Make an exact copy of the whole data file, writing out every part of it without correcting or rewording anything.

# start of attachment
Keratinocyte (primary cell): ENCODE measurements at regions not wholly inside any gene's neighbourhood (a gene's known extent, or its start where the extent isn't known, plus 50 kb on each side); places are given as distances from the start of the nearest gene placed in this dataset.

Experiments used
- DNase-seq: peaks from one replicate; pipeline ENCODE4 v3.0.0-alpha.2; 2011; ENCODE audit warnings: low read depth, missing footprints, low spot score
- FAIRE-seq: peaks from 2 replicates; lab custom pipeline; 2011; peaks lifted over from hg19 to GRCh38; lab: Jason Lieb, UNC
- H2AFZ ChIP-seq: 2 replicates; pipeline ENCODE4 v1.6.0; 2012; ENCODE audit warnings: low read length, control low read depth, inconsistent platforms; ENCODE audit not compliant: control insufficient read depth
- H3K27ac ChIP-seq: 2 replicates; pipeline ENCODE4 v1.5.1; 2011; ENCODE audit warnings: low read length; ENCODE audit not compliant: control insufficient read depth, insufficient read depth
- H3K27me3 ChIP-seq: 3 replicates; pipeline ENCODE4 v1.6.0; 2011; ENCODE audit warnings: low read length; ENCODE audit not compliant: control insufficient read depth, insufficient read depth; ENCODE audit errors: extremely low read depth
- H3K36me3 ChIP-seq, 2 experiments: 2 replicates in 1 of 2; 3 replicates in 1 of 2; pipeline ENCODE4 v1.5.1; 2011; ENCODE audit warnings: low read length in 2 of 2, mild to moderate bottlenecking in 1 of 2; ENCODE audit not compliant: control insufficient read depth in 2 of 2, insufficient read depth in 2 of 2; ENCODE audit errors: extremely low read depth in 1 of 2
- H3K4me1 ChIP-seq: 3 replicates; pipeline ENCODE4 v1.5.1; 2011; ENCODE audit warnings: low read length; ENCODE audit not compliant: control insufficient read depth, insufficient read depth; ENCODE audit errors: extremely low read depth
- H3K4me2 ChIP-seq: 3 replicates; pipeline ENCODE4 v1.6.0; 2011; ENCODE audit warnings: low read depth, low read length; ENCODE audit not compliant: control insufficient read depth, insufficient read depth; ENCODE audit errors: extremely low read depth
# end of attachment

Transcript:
Keratinocyte (primary cell): ENCODE measurements at regions not wholly inside any gene's neighbourhood (a gene's known extent, or its start where the extent isn't known, plus 50 kb on each side); places are given as distances from the start of the nearest gene placed in this dataset.

Experiments used
- DNase-seq: peaks from one replicate; pipeline ENCODE4 v3.0.0-alpha.2; 2011; ENCODE audit warnings: low read depth, missing footprints, low spot score
- FAIRE-seq: peaks from 2 replicates; lab custom pipeline; 2011; peaks lifted over from hg19 to GRCh38; lab: Jason Lieb, UNC
- H2AFZ ChIP-seq: 2 replicates; pipeline ENCODE4 v1.6.0; 2012; ENCODE audit warnings: low read length, control low read depth, inconsistent platforms; ENCODE audit not compliant: control insufficient read depth
- H3K27ac ChIP-seq: 2 replicates; pipeline ENCODE4 v1.5.1; 2011; ENCODE audit warnings: low read length; ENCODE audit not compliant: control insufficient read depth, insufficient read depth
- H3K27me3 ChIP-seq: 3 replicates; pipeline ENCODE4 v1.6.0; 2011; ENCODE audit warnings: low read length; ENCODE audit not compliant: control insufficient read depth, insufficient read depth; ENCODE audit errors: extremely low read depth
- H3K36me3 ChIP-seq, 2 experiments: 2 replicates in 1 of 2; 3 replicates in 1 of 2; pipeline ENCODE4 v1.5.1; 2011; ENCODE audit warnings: low read length in 2 of 2, mild to moderate bottlenecking in 1 of 2; ENCODE audit not compliant: control insufficient read depth in 2 of 2, insufficient read depth in 2 of 2; ENCODE audit errors: extremely low read depth in 1 of 2
- H3K4me1 ChIP-seq: 3 replicates; pipeline ENCODE4 v1.5.1; 2011; ENCODE audit warnings: low read length; ENCODE audit not compliant: control insufficient read depth, insufficient read depth; ENCODE audit errors: extremely low read depth
- H3K4me2 ChIP-seq: 3 replicates; pipeline ENCODE4 v1.6.0; 2011; ENCODE audit warnings: low read depth, low read length; ENCODE audit not compliant: control insufficient read depth, insufficient read depth; ENCODE audit errors: extremely low read depth